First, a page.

Monday, December 11, 2006 - 10:35 AM

Effect of three formulations of a chemical repellent, verbenone, on Xylosandrus compactus (Coleoptera: Curculionidae) in coffee and Flueggea plants

Elsie Burbano, eburbano@hawaii.edu1, Mark G. Wright, markwrig@hawaii.edu1, Virginia Easton Smith, vsmith@hawaii.edu2, and Nancy Gillette, ngillette@fs.fed.us3. (1) University of Hawaii - Manoa, Department of Plant and Environmental Protection Sciences, 3050 Maile Way. Room 310, Honolulu, HI, (2) University of Hawaii, Department of Tropical Plant and Soil Sciences, UH Cooperative Extension Service, 79-7381 Mamalahoa Hwy, Kealakekua, HI, (3) U. S. Forest Service, P.O. Box 245, PSW Research Station, Berkeley, CA

Effective trapping systems and semiochemicals are described for three invasive ambrosia beetle species, Xylosandrus compactus, Xylosandrus crassiusculus, and Xyleborinus saxeseni, infesting native Hawaiian restoration stands. Xylosandrus compactus is also a serious pest of coffee worldwide. Green Japanese beetle traps baited with ethanol were the most effective traps for X. compactus and X. saxeseni, and were significantly more effective than multiple funnel traps baited with ethanol. On the other hand, Japanese beetle traps and multiple funnel traps were equally effective for trapping X. crassiusculus. Two semiochemicals, verbenone and limonene, were tested as inhibitors to the attractant ethanol. Verbenone significantly reduced trap catch of all three species. Limonene, on the other hand, reduced trap catches of all three beetles, but the difference was significant only for X. crassiusculus. Based on these results, we conclude that both semiochemicals may have promise for minimizing damage by introduced ambrosia beetles in native Hawaiian forest restoration projects. Further studies are planned to test verbenone for protection of native Hawaiian trees in nurseries, botanical gardens, and in out-plantings.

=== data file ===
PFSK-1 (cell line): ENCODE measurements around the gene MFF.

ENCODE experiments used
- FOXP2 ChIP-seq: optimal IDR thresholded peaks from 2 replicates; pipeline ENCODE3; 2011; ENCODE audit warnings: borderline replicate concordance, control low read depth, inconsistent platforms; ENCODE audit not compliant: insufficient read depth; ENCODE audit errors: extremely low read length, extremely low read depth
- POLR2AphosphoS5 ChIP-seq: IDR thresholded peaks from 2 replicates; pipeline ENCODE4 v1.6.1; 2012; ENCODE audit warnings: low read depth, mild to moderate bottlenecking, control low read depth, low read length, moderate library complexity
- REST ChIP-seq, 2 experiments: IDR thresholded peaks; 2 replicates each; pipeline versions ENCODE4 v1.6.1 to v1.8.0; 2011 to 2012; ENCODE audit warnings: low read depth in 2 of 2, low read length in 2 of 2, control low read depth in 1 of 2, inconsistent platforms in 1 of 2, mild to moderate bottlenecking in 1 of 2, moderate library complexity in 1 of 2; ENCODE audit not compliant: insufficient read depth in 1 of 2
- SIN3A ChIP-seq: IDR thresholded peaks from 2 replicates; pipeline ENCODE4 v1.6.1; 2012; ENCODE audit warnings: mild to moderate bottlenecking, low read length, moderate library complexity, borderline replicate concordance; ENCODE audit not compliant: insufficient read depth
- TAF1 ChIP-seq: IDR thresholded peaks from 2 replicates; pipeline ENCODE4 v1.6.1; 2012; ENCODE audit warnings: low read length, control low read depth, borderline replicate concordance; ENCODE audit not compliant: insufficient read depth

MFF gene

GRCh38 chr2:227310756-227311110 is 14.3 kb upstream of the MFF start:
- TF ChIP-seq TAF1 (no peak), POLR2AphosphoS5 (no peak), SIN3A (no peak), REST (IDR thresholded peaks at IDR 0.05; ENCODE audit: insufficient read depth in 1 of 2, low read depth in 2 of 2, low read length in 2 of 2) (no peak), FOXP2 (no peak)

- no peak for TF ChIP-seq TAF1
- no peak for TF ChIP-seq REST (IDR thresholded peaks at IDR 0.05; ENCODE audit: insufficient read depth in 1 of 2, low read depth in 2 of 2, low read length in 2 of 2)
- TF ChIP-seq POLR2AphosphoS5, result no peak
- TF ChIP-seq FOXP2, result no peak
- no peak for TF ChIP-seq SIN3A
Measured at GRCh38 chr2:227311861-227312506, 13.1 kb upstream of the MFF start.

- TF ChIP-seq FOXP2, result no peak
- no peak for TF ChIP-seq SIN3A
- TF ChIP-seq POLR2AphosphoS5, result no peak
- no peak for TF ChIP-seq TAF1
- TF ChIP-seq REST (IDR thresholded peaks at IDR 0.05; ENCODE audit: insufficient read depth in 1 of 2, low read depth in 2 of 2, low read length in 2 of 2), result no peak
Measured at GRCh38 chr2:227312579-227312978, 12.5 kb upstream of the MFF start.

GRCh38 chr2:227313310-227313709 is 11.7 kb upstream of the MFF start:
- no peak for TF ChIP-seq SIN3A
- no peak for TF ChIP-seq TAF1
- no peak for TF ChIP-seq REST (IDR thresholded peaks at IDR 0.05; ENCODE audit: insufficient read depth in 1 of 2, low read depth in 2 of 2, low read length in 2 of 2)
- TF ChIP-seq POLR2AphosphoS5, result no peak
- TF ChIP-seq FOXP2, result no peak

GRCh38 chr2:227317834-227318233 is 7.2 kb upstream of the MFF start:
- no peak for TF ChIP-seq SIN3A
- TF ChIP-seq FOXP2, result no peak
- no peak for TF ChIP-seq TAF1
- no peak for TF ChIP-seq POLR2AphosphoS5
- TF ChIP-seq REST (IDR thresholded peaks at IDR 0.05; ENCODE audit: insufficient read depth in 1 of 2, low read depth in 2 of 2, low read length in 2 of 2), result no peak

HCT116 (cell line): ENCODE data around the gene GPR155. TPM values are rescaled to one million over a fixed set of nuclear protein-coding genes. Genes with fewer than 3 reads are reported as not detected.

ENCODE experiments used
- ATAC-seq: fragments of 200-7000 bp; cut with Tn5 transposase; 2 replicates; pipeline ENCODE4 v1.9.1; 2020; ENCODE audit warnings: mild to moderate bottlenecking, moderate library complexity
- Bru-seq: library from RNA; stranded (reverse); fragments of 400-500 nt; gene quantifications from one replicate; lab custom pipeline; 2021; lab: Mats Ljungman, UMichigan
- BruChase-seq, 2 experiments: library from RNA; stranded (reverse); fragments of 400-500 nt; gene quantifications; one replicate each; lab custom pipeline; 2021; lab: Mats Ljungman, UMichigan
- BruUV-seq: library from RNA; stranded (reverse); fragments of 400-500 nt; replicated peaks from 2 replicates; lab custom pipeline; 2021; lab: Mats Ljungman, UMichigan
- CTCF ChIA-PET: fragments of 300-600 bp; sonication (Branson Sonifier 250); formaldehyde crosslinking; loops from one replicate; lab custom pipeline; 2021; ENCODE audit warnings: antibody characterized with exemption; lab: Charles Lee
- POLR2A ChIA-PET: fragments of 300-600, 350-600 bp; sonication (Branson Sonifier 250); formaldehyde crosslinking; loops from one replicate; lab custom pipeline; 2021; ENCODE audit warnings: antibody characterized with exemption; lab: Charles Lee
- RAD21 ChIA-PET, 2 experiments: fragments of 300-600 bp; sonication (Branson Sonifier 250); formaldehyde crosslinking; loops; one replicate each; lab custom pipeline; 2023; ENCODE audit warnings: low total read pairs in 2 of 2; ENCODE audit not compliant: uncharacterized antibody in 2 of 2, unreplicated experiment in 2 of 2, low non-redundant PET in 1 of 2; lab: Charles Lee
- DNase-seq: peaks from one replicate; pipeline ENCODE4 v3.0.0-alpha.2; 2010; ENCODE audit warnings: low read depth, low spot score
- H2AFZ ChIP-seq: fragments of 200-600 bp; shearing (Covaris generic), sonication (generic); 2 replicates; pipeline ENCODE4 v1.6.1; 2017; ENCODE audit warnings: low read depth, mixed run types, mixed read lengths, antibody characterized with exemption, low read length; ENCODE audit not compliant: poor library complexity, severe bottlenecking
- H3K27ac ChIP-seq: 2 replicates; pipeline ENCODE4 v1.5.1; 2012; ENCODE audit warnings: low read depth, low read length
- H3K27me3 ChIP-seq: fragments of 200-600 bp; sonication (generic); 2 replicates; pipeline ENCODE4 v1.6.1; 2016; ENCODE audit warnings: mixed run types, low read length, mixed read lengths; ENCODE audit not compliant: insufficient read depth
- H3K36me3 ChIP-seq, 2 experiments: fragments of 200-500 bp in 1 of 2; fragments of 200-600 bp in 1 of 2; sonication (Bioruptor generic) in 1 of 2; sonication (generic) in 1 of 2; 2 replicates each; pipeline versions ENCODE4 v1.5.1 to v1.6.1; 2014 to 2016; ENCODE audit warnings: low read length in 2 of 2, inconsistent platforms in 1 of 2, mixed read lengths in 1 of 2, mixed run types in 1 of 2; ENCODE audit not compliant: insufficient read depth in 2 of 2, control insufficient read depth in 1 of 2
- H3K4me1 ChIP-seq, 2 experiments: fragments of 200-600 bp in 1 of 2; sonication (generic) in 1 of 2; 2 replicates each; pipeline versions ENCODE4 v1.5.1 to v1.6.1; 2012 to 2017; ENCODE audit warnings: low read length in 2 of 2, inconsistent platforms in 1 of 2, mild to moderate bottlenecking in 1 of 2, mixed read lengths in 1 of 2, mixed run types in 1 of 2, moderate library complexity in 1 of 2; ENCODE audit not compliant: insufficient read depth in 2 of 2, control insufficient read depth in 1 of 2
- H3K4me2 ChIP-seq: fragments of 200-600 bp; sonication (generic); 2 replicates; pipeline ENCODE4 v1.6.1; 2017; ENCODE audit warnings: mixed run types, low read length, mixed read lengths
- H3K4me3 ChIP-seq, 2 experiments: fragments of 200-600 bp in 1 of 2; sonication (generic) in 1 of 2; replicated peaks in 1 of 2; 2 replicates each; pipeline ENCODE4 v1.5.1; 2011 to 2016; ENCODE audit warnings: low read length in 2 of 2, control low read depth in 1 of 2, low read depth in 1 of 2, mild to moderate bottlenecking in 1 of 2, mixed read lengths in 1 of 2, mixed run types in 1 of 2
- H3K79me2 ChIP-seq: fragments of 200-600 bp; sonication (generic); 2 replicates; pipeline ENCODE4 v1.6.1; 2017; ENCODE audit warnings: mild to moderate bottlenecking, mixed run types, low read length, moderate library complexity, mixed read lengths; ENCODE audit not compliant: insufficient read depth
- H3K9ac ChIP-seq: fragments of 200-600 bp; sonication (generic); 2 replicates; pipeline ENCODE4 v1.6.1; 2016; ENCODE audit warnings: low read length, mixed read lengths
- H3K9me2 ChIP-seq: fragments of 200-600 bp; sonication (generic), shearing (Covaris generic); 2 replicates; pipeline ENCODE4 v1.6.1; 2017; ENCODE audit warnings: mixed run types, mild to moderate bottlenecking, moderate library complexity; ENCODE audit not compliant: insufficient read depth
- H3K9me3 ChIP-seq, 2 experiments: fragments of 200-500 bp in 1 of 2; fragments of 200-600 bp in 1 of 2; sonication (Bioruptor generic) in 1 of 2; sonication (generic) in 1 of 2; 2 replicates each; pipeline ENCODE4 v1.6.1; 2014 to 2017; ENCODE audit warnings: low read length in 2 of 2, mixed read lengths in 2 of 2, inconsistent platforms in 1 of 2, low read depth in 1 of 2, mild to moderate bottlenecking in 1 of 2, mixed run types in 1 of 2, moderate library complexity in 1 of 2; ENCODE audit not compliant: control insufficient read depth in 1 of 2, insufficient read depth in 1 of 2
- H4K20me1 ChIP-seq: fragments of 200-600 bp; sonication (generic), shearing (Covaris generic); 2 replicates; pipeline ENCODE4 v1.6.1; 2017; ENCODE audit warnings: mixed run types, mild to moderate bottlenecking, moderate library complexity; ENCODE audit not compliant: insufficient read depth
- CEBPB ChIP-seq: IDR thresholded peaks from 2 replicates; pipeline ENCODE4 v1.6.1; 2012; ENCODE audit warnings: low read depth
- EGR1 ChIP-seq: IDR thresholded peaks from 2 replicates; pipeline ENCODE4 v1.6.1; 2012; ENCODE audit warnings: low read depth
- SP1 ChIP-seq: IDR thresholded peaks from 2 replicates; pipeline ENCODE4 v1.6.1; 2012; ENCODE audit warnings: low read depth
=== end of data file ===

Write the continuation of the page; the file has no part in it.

Species 1: Coleoptera Curculionidae Xylosandrus compactus (black twig borer)